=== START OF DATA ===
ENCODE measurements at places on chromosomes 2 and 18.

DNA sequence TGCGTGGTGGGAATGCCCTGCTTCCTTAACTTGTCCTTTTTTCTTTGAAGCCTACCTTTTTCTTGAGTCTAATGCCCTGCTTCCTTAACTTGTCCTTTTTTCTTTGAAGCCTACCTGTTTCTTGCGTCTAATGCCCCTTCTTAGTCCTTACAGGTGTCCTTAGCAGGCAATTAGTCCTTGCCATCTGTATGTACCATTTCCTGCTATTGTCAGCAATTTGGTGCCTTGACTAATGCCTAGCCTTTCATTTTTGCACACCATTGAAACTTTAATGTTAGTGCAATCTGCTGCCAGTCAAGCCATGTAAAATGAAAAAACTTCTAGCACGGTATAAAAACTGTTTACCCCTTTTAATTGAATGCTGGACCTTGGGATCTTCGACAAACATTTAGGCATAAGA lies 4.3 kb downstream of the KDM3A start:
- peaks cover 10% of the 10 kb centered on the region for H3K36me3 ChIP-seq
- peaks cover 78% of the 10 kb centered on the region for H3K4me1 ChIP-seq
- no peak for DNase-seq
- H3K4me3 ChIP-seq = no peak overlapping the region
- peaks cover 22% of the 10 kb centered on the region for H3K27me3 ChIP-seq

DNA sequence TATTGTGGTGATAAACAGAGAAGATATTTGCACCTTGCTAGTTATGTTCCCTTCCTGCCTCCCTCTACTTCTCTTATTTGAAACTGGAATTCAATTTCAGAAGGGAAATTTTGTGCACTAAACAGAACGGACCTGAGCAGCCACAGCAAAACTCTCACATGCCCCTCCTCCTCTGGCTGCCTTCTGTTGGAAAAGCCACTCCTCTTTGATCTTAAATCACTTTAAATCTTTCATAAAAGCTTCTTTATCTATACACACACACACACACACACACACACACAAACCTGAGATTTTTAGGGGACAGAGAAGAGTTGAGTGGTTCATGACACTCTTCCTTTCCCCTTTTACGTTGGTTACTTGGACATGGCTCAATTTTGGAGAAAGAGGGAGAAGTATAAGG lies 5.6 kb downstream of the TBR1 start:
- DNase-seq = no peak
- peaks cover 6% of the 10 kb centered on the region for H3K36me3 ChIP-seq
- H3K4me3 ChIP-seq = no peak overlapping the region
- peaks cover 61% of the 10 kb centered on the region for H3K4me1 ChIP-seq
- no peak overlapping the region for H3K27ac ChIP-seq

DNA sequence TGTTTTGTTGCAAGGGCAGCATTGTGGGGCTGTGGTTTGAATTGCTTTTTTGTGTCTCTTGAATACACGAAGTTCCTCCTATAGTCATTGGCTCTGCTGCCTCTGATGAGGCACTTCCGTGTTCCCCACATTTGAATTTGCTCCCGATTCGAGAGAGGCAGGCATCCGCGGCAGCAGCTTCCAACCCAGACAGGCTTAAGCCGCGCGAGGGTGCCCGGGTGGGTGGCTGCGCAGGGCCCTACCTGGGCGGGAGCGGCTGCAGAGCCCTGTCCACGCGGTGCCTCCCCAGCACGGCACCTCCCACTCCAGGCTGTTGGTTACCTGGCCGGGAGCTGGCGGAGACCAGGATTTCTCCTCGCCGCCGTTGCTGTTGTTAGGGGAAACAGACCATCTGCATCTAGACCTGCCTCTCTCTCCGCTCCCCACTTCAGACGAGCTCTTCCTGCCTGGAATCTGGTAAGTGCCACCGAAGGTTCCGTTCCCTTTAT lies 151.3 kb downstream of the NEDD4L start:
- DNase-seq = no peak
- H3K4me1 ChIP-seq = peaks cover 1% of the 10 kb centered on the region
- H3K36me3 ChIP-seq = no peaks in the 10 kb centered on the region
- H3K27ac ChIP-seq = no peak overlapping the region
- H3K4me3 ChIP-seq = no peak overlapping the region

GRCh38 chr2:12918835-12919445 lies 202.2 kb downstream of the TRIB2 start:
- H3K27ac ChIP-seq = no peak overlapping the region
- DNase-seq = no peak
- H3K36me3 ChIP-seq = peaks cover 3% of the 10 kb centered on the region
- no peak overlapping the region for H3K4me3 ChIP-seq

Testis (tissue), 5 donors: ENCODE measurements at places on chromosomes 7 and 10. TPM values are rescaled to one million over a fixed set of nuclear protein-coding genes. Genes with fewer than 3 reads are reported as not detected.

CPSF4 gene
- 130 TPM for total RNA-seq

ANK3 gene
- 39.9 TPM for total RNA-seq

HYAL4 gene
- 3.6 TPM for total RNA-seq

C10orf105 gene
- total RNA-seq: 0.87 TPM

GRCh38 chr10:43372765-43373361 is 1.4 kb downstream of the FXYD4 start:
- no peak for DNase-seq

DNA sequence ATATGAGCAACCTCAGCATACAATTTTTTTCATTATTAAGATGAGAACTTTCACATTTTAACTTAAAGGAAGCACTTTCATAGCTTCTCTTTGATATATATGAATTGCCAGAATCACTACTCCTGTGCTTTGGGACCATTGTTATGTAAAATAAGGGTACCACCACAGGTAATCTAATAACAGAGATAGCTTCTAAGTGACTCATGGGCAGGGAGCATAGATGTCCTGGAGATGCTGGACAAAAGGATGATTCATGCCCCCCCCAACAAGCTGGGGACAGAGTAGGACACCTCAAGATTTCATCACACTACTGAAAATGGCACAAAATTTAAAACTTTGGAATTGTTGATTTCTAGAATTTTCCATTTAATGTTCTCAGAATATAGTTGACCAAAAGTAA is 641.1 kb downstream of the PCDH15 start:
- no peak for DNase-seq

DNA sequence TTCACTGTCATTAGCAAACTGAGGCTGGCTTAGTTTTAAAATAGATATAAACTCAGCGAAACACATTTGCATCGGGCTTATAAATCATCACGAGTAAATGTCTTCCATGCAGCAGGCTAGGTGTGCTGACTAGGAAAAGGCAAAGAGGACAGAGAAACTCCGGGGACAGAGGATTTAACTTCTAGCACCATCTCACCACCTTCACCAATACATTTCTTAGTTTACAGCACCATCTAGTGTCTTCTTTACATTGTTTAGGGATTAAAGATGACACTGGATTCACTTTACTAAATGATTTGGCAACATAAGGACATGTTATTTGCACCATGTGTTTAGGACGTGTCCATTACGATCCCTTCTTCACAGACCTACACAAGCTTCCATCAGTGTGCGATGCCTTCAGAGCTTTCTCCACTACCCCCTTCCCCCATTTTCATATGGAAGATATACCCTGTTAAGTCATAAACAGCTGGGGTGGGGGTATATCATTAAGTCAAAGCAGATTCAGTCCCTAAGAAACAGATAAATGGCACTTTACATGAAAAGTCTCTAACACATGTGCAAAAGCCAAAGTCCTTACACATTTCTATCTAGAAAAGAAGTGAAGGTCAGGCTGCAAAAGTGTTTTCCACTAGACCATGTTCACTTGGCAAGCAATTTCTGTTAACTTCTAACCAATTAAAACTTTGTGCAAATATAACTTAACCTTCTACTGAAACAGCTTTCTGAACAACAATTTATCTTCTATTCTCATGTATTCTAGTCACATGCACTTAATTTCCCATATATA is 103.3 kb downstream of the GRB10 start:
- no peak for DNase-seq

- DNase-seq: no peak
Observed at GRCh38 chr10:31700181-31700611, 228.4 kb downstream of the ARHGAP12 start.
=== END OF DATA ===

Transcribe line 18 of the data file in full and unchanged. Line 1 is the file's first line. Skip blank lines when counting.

- H3K27ac ChIP-seq = no peak overlapping the region